Morgan Ng studies the interplay between architecture, visual culture, and the technical sciences in early modern Europe and beyond. His current book project explores how developments in military architecture transformed the design and experience of sixteenth-century buildings and cities. This project has benefitted from the resources and support of the Bibliotheca Hertziana, Samuel H. Kress Foundation, Villa I Tatti, Medici Archive Project, Gabinetto Disegni e Stampe at the Uffizi Gallery, Andrew W. Mellon Foundation, the Getty Research Institute, and St John's College, University of Cambridge.
Morgan's articles have appeared in Art History, Word & Image, the Mitteilungen des Kunsthistorischen Institutes in Florenz, the Journal of Medieval and Early Modern Studies, and a collection of essays on fifteenth-century sculpture. Topics addressed in these writings include the aesthetics of Psalm-singing in Huguenot-occupied churches and cities; the relationship between Calvinist cartography and John Milton’s poetic form; and the rise of colorless window glass in late-Renaissance secular architecture. Forthcoming essays will be featured in the Journal of the Society of Architectural Historians, and in edited volumes on Renaissance drawing, natural philosophy, and landscape architecture.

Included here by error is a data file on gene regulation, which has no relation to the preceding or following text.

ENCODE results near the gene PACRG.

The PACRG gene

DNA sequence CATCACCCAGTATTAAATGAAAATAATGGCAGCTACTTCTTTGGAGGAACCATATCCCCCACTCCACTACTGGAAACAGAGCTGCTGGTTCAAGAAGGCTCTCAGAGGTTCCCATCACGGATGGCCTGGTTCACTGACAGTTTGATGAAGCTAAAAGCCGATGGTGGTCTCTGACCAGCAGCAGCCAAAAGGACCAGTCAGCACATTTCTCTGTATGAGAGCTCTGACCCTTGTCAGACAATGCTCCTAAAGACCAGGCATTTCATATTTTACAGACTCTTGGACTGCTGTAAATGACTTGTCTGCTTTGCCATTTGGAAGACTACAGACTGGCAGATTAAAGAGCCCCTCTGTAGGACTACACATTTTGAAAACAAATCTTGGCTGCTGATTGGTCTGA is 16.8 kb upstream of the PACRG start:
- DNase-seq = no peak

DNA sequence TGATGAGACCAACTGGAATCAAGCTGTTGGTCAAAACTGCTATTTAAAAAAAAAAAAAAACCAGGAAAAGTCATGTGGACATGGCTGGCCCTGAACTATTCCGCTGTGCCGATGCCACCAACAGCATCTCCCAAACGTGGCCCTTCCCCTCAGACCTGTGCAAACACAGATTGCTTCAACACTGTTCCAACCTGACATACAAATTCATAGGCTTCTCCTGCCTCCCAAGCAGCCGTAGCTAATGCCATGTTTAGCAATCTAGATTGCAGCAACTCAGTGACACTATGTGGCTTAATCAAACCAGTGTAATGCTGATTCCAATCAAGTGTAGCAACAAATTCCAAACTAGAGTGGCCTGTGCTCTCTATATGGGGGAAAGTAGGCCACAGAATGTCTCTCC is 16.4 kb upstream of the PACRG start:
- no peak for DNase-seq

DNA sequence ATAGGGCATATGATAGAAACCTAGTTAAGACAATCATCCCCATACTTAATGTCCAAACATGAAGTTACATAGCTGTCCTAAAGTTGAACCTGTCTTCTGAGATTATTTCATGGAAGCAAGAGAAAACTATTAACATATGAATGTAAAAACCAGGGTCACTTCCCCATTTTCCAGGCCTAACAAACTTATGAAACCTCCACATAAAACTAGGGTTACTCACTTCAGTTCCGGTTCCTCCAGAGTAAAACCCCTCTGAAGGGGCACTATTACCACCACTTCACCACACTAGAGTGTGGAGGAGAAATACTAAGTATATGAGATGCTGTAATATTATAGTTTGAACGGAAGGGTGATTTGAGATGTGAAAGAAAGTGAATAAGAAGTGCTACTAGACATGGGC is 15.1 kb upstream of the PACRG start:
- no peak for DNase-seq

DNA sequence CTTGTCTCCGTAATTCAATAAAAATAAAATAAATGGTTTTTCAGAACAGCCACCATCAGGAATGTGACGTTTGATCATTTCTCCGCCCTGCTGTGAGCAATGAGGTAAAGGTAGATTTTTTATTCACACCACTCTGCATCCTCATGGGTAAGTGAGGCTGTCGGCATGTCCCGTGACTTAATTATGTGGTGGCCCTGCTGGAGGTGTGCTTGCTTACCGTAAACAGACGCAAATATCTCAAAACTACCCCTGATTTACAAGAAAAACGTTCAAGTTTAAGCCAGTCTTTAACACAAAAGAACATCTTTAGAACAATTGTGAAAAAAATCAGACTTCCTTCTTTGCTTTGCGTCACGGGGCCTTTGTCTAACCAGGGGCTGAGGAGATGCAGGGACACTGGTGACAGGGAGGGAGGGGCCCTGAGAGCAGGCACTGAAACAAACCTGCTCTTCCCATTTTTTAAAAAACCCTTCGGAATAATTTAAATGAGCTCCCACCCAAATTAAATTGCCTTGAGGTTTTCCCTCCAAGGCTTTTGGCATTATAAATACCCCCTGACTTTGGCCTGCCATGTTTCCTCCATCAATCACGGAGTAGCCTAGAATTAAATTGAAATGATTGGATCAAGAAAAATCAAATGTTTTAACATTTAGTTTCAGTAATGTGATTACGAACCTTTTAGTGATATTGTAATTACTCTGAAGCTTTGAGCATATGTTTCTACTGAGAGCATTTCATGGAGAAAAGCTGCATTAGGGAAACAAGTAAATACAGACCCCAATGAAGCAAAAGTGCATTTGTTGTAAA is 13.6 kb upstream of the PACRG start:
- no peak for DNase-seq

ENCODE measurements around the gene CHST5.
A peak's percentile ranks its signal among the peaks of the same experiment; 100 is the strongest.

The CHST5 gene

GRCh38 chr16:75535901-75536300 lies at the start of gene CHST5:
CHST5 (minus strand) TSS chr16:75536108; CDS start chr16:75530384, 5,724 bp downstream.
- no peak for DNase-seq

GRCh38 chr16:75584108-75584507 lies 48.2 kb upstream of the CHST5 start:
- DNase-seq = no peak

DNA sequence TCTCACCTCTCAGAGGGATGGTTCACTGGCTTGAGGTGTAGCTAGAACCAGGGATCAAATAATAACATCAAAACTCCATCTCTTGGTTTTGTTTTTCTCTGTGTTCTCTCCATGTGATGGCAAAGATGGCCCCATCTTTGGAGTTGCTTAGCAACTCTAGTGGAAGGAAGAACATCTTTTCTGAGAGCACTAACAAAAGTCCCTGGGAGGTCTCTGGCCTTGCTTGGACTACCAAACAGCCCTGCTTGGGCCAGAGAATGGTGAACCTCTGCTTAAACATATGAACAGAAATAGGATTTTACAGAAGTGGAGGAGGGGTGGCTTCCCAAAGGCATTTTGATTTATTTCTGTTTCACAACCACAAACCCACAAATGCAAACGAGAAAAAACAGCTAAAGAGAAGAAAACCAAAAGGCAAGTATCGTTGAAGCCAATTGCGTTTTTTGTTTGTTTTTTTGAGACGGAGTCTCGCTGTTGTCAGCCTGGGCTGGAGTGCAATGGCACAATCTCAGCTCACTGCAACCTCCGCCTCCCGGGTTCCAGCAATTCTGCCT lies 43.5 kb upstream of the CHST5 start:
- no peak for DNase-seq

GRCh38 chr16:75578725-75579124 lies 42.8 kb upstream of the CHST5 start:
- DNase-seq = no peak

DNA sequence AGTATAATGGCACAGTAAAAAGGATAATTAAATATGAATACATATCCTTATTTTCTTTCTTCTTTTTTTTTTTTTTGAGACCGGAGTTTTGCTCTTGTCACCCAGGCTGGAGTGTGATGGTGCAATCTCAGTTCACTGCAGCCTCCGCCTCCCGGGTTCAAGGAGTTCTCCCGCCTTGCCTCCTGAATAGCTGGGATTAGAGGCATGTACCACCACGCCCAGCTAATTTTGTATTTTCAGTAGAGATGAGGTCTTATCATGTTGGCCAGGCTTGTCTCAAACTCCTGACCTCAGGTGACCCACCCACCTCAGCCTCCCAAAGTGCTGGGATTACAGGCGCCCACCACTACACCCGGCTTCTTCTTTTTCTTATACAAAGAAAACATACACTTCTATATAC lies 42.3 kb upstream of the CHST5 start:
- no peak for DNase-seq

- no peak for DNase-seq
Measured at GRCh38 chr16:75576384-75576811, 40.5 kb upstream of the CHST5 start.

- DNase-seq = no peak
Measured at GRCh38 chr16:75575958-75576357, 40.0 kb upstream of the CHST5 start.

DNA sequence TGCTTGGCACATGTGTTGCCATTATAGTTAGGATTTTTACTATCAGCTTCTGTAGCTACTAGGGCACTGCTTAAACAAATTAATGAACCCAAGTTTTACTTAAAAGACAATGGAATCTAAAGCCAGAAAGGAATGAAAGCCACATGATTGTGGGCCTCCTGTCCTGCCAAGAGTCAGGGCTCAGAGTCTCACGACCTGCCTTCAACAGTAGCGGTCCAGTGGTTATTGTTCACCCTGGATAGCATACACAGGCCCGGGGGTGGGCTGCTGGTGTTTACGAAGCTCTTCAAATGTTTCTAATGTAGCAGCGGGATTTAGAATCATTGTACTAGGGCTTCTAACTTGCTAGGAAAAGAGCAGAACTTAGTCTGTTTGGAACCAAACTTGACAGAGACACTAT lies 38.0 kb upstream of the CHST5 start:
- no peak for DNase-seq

Before beginning his doctoral studies at Harvard, where he received his PhD in 2018, Morgan completed his Bachelor of Architecture at Cornell University, and worked as an architectural designer in New York and Chicago.